Calls for Eddie Howe to be Newcastle United’s next manager are growing on social media.
Indeed, the idea of the former Bournemouth manager moving to St. James’ Park was also something raised by the Chronicle recently as well as being discussed by Chris Sutton but, given the situation the Magpies are in right now, it’s hard to see what Newcastle can offer him or what he can offer them.
That’s not meant to do him a disservice but the one genuine relegation scrap he was involved in at Premier League level over a sustained period saw his side relegated, conceding 65 goals. That sort of open, expansive style might be an attractive idea when looking long-term but Newcastle’s backline has been seriously exploited of late, leading to a potential nightmare like the collapse against Leeds United.
Bruce is understood to want more pace in his defence which may offer an improvement in terms of playing a higher line but they’re already conceding the second-most shots per Premier League game as it is. Opening up may sound exciting but it’s a wonder if the team has the tools to do so effectively.
In terms of Howe himself, this isn’t a club going anywhere at the moment. The takeover saga has left them in limbo and the Northern Echo suggested loan additions were the only likely signings in the summer, seriously limiting any manager when it comes to looking for reinforcement.
His success on the South Coast was built on an upwardly mobile project, riding the crest of a wave and backed with significant funds in the transfer market along the way. None of that applies to Newcastle United.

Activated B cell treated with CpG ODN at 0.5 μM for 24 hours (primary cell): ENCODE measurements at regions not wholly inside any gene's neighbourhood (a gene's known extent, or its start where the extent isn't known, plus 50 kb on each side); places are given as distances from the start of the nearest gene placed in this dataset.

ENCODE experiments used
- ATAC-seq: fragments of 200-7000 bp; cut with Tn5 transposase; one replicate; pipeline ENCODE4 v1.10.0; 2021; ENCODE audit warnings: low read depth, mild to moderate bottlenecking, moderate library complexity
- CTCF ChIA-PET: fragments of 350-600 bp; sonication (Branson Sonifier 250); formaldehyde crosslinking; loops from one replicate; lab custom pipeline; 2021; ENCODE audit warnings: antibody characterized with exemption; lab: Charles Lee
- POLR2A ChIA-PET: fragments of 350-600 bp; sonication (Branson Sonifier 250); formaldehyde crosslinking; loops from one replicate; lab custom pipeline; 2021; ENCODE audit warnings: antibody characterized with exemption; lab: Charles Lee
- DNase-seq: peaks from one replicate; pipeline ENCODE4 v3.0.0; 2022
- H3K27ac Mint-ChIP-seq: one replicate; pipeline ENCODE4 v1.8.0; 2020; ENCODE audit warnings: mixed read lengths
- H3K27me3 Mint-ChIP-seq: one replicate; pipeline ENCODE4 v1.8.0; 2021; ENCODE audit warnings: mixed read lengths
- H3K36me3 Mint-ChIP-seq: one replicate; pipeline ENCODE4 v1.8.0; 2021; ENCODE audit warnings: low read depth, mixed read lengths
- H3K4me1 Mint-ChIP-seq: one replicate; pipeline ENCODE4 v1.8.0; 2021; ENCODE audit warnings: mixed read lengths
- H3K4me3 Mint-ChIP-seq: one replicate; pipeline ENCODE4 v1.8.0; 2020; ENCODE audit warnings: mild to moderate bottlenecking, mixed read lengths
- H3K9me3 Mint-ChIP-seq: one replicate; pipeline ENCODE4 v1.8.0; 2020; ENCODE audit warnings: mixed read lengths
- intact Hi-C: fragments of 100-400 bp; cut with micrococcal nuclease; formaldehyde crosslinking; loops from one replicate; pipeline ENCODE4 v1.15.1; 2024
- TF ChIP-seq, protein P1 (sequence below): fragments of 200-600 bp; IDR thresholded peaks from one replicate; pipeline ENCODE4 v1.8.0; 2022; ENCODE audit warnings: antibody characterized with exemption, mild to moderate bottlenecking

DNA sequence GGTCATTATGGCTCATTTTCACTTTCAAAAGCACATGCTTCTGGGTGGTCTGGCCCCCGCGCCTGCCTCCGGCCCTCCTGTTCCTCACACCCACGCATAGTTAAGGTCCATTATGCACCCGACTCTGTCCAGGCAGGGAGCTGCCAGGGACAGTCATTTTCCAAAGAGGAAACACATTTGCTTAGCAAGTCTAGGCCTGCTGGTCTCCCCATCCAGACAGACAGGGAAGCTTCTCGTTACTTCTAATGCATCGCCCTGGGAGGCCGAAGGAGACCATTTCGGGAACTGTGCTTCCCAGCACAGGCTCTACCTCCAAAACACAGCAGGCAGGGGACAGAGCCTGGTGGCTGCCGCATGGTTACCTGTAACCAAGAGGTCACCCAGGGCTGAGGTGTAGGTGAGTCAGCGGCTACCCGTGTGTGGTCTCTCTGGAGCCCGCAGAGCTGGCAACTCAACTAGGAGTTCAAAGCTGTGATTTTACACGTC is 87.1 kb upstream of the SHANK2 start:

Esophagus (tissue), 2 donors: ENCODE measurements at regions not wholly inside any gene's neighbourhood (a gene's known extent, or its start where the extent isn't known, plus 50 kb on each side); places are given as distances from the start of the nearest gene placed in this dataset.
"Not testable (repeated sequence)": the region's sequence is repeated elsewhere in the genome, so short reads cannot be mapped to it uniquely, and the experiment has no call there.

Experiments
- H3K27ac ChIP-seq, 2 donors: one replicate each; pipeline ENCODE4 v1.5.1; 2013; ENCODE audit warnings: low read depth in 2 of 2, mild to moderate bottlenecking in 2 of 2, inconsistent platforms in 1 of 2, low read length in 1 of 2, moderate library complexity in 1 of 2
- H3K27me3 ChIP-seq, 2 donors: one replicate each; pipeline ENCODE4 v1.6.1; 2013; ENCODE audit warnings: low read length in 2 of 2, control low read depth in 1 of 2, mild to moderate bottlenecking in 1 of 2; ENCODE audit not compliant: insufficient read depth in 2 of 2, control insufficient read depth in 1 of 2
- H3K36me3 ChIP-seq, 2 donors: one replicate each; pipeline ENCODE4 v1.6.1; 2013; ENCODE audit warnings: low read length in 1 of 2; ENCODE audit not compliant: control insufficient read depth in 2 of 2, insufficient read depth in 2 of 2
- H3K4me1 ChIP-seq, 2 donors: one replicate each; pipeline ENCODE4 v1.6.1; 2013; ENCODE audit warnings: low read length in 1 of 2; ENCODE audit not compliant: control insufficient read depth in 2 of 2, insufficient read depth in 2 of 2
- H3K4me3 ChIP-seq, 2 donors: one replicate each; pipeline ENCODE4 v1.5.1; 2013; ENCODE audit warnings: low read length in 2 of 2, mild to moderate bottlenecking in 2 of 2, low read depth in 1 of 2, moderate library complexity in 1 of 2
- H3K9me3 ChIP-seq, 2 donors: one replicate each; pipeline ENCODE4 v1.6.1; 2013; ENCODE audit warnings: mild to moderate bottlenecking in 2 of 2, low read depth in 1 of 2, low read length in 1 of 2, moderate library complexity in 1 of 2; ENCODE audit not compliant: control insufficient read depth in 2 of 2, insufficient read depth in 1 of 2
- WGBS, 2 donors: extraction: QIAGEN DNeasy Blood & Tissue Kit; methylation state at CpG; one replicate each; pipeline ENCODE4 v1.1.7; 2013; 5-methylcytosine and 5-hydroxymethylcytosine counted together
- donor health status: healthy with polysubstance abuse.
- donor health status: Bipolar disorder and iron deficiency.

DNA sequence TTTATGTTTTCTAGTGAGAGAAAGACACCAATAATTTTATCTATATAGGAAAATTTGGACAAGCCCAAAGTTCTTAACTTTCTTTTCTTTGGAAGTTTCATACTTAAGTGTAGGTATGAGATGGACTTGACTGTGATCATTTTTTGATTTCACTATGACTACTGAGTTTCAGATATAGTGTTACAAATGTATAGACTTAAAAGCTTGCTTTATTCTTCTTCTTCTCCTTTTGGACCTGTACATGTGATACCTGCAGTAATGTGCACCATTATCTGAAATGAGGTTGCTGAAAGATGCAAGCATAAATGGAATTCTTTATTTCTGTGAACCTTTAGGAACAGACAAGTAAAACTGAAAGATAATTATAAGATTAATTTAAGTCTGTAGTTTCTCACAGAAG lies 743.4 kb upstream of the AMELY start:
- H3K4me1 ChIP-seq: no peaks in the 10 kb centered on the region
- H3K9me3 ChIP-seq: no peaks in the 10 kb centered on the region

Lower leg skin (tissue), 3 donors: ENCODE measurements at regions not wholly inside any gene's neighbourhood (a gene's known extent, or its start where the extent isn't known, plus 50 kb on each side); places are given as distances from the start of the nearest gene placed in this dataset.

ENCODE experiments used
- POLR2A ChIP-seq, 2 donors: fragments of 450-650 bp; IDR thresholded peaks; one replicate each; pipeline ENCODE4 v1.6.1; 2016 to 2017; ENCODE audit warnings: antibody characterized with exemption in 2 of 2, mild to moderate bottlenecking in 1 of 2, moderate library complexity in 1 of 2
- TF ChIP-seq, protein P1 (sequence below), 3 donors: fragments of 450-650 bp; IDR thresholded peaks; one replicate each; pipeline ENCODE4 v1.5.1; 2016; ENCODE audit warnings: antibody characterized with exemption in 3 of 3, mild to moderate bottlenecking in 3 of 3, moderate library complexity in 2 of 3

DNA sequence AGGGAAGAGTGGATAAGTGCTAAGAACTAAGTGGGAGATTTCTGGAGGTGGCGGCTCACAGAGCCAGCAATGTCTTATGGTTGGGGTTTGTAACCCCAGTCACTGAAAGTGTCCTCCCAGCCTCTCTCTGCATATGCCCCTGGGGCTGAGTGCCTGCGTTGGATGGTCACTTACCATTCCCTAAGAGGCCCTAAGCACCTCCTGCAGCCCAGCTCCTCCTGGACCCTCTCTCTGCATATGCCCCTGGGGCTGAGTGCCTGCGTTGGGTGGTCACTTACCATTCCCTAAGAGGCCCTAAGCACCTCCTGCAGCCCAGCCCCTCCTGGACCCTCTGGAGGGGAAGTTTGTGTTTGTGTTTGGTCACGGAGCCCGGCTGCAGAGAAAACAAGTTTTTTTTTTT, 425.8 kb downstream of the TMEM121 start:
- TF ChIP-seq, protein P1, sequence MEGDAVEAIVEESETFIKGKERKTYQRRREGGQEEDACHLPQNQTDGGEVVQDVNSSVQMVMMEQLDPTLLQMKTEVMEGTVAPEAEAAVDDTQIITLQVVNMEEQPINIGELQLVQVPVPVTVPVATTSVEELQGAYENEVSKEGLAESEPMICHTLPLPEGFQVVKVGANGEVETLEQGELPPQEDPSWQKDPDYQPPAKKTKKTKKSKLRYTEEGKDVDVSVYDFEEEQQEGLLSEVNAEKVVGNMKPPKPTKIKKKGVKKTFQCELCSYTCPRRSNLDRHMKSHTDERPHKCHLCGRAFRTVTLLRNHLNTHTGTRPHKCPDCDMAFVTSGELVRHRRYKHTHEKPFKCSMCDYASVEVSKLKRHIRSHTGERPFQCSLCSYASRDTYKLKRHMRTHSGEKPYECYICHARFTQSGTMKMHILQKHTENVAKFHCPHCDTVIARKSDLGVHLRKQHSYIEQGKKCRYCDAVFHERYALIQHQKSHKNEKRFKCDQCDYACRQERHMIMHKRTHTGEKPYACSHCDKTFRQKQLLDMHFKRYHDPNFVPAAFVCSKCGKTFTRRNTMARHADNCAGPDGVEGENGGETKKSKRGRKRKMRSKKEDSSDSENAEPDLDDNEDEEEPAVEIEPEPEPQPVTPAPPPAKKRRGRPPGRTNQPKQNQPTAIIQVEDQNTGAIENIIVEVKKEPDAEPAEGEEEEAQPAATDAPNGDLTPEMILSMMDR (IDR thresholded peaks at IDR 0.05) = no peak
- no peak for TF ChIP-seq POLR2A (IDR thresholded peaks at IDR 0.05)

This article isn’t pro-Bruce or anti-Howe. The current incumbent of the managerial hotseat has an awful lot to answer for and some of the performances rightly lead to concerns over his suitability for the role. Personally, I believe he should go but there needs to be a better plan than simply turning to an out of work manager just because he’s managed in the Premier League before.
That approach worked with Rafa Benitez but, let’s face it, Howe’s CV pales in comparison to that of the Spaniard’s. Benitez was a serial winner upon his arrival, whereas Howe is not.
Not that Newcastle require a serial winner, of course, but the point remains.
That sort of pedigree unifed a club in crisis and, as impressive as Howe’s achievements are, they aren’t of the same level.
If Newcastle were to turn to Howe, they’d need to restructure around him.
There would likely be a complete shift in the playing style (his Bournemouth side averaged far more possession than Bruce’s outfit) and that will surely take an adjustment period. Mid-season, with Fulham and Burnley putting in some impressive performances and the never-relegated Sam Allardyce in at West Brom, that is a risk.
When a squad isn’t ready for such a marked change, things can go wrong very quickly. Frank de Boer’s miserable stint at Crystal Palace after replacing Sam Allardyce is evidence of that.
Long-term, he may prove to be a good appointment. Believe me, I’m as desperate as any supporter to see a more exciting style of football produced at St. James’ Park but the complete shift during this strangest of seasons doesn’t seem feasible.